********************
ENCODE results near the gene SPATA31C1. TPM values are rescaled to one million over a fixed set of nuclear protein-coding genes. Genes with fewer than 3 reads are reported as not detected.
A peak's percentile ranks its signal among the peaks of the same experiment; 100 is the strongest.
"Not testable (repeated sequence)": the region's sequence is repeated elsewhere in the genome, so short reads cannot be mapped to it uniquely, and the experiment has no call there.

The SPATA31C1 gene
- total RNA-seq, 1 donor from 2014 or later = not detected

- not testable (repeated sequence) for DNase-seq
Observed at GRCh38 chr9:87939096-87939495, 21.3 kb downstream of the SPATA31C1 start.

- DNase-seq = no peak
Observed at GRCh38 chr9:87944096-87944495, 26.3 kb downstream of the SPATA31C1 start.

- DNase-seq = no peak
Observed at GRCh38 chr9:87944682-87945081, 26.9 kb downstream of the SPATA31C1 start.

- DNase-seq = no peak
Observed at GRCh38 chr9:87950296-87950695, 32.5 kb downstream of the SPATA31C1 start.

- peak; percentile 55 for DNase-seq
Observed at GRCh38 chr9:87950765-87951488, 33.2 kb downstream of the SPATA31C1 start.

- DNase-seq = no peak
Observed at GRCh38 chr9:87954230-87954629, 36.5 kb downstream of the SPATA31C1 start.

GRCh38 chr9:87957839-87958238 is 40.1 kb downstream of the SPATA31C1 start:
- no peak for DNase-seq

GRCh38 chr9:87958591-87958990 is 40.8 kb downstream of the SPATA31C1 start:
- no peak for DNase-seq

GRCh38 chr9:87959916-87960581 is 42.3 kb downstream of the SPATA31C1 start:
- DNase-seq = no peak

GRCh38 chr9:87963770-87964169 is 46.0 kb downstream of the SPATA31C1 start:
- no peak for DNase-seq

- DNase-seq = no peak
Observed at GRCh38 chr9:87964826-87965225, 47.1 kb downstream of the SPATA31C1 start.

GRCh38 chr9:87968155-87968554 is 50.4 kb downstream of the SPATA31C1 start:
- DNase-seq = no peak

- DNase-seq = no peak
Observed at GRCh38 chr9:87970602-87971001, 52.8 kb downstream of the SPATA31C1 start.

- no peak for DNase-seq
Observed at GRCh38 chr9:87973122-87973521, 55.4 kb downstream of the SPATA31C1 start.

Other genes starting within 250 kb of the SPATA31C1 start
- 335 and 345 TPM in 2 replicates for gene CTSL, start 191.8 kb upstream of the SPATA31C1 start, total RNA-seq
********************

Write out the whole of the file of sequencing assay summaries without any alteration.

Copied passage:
ENCODE results near the gene SPATA31C1. TPM values are rescaled to one million over a fixed set of nuclear protein-coding genes. Genes with fewer than 3 reads are reported as not detected.
A peak's percentile ranks its signal among the peaks of the same experiment; 100 is the strongest.
"Not testable (repeated sequence)": the region's sequence is repeated elsewhere in the genome, so short reads cannot be mapped to it uniquely, and the experiment has no call there.

The SPATA31C1 gene
- total RNA-seq, 1 donor from 2014 or later = not detected

- not testable (repeated sequence) for DNase-seq
Observed at GRCh38 chr9:87939096-87939495, 21.3 kb downstream of the SPATA31C1 start.

- DNase-seq = no peak
Observed at GRCh38 chr9:87944096-87944495, 26.3 kb downstream of the SPATA31C1 start.

- DNase-seq = no peak
Observed at GRCh38 chr9:87944682-87945081, 26.9 kb downstream of the SPATA31C1 start.

- DNase-seq = no peak
Observed at GRCh38 chr9:87950296-87950695, 32.5 kb downstream of the SPATA31C1 start.

- peak; percentile 55 for DNase-seq
Observed at GRCh38 chr9:87950765-87951488, 33.2 kb downstream of the SPATA31C1 start.

- DNase-seq = no peak
Observed at GRCh38 chr9:87954230-87954629, 36.5 kb downstream of the SPATA31C1 start.

GRCh38 chr9:87957839-87958238 is 40.1 kb downstream of the SPATA31C1 start:
- no peak for DNase-seq

GRCh38 chr9:87958591-87958990 is 40.8 kb downstream of the SPATA31C1 start:
- no peak for DNase-seq

GRCh38 chr9:87959916-87960581 is 42.3 kb downstream of the SPATA31C1 start:
- DNase-seq = no peak

GRCh38 chr9:87963770-87964169 is 46.0 kb downstream of the SPATA31C1 start:
- no peak for DNase-seq

- DNase-seq = no peak
Observed at GRCh38 chr9:87964826-87965225, 47.1 kb downstream of the SPATA31C1 start.

GRCh38 chr9:87968155-87968554 is 50.4 kb downstream of the SPATA31C1 start:
- DNase-seq = no peak

- DNase-seq = no peak
Observed at GRCh38 chr9:87970602-87971001, 52.8 kb downstream of the SPATA31C1 start.

- no peak for DNase-seq
Observed at GRCh38 chr9:87973122-87973521, 55.4 kb downstream of the SPATA31C1 start.

Other genes starting within 250 kb of the SPATA31C1 start
- 335 and 345 TPM in 2 replicates for gene CTSL, start 191.8 kb upstream of the SPATA31C1 start, total RNA-seq